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  2. northstar1989Blake

    The final Interludes for different victory conditions tell a somewhat different story than your interpretation (particularly the Interlude you get if somebody *else* wins the race to Transcendance). Canonically, and this is deprived of all possible uncertainty in one of the Interludes, not *all* humans abandon their physical form (and, as an earlier Interlude reveals, while some humans had already transcended to exist as consciousnesses within the fungal neural net, the vast majority had not until this point…) The vast majority of people do Transcend, but a small minority of humans feel attached enough to their physical forms and humanity that they launch themselves into orbit in stasis-pods or remain in small “refuges” planetside where larger stasis-fields prevent a handful of humans from being integrated into the Transcendance, and later return to Planet after the Transcendance is complete to re-establish cities and such on the surface (which were presumably wiped out by the massive fungal bloom- an idea supported by other Interludes where fungus growth threatens to overwhelm bases). Additionally, some humans who joined the Planet-mind later re-take human form and travel to other planets and star systems to help spread the collective consciousness- including, as a consolation-prize if the player loses the race to Transcendance- Earth…

    I find this intriguing- and wonder what factions would be more likely to have had more members retain human form… The Peacekeepers? (who likely still exist at the end of the game) as they might feel most attached to their humanity? (I *strongly* disagree with your earlier interpretations of what the Peacekeepers stand for- the game’s description of Lal as “The Humanitarian” and the official backstory released by Firaxis describe it best- Lal and the Peacekeepers are fundamentally pro-humanity despite all its apparent flaws in a very deep sense- and some would likely by loathe to give up their physical forms as such…) The Spartans, as retaining human form gives them new worlds to conquer? (the Fall of Sparta does not necessarily mean a handful of smaller bases might not have remained- rather it seems to me that it refers to the breaking of Sparta’s political and military might by the destruction/conquest of all their largest and most important bases, including the capital itself…) Or perhaps the Believers (who might not embrace an “Alien God” so kindly)- if any of them are still left after Miriam’s apparent mass-suicide… (historically, there were always some individuals who did not “drink the Kool-Aid” when there was a mass suicide of religious believers- yet in some cases still held to their religious beliefs afterwards…)

    I personally strongly identify as a real-world humanitarian (and would have beyond a doubt joined the Peacekeepers if I were on the Unity), and I would likely have been one of the individuals to retain human-form, as I believe it is a fundamental part of what it means to be human, for all the body’s many flaws…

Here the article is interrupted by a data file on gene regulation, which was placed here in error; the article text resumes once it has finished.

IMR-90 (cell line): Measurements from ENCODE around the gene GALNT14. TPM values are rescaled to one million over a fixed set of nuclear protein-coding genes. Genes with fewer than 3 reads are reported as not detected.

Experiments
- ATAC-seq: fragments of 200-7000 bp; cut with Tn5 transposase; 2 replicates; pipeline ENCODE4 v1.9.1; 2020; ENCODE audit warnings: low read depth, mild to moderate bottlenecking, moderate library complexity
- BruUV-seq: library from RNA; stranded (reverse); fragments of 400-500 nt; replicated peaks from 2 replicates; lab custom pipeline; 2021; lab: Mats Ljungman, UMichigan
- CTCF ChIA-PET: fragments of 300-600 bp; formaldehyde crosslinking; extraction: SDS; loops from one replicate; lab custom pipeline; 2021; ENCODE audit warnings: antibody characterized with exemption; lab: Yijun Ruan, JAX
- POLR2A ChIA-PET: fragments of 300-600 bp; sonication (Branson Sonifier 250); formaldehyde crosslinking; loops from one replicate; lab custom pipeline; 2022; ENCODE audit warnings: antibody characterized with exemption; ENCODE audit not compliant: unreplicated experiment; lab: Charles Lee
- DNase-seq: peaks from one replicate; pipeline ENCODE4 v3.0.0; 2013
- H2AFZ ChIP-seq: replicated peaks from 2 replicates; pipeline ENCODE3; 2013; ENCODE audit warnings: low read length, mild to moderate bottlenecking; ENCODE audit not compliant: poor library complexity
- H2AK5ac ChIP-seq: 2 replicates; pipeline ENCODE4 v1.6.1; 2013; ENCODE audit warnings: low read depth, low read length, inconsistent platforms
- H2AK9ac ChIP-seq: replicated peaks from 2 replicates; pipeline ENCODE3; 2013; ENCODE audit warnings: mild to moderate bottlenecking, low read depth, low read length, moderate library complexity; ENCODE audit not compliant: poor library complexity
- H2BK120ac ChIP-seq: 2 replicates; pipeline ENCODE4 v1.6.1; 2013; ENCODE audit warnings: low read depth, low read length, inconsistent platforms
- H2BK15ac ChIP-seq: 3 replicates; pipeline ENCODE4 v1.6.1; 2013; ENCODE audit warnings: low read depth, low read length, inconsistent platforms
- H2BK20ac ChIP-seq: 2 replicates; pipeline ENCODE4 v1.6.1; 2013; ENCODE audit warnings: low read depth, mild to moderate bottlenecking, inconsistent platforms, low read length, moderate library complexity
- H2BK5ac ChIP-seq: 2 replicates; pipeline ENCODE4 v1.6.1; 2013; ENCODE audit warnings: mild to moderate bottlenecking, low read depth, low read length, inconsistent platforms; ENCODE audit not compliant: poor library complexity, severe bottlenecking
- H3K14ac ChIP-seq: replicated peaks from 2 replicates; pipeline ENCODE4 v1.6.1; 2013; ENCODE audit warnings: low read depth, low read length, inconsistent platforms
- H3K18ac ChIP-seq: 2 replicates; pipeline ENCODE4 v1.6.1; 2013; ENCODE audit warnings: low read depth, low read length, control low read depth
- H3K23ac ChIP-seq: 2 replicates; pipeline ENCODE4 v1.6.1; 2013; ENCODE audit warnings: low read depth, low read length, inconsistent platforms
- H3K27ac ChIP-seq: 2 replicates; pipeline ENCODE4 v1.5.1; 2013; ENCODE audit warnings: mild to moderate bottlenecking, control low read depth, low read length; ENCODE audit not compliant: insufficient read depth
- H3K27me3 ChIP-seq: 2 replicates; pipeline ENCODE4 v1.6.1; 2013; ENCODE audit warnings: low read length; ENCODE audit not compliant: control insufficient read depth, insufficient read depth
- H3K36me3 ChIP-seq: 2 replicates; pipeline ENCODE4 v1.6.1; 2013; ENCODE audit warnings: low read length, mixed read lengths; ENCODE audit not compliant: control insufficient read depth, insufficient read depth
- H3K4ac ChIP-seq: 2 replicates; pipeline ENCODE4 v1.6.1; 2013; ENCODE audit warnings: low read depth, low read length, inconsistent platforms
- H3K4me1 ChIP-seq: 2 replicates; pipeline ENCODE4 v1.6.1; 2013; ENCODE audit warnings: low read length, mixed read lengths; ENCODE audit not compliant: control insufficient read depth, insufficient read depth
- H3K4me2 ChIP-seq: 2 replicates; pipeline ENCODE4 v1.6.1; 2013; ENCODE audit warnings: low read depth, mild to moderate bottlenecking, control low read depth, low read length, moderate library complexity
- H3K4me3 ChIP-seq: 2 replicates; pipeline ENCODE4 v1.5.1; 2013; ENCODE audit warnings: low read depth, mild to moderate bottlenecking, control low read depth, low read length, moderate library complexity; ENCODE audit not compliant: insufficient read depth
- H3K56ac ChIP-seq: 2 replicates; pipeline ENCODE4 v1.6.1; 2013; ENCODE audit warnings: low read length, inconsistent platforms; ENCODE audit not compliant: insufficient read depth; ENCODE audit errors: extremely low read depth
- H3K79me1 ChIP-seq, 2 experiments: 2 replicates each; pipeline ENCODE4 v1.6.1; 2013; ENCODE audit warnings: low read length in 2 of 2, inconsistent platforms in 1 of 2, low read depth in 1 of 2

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  3. Anonymous

    I’ve always felt that in the canon, Yang ultimately won, although his faction may have been no more. I interpret the Ascent to Transcendence as closest to his vision of an ideal humanity than that of any of the other leaders’.

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  4. CCC

    So, in this canonical timeline that you’ve pieced together:

    Chairman Yang was eliminated, eventually.
    Col. Santiago was trampled by the expanding Gaian side.
    Sister Miriam stepped through a gate to nowhere.

    CEO Morgan was well on his way to total economic victory, but was beaten to the post. He was probably on good terms with all surviving factions.
    Academician Zhakarov tried a desperate last-ditch effort to turn Planet aside from its self-destructive cycle
    Lady Diedre managed to ascend to transcendence, writing her values at the core of the new being that Planet became.

    …what happened to Brother Lal? I think I may have missed something.

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    1. Nick Stipanovich Post author

      My best guess is that Lal latched on to Deirdre as her second banana, ending up on the winning side of the Gaian/U.N.-Sparta/Hive war. The quote for the Centauri Preserve is the biggest clue in this regard.

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  5. zarpaulus

    One thing, if a rival faction manages to Transcend before the player faction, you see a 20-second cinematic from the perspective of a random colonist walking along whistling, then he comes up a hill and sees the circle ritual starting off in the distance. The wave comes at him and the cinematic ends.

    How do you interpret that?

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    1. Nick Stipanovich Post author

      I always figured that it was supposed to represent the end of the human era from the other side. The random colonist is going along happily, thinking that everything’s all good, and then his world just ends out from under him.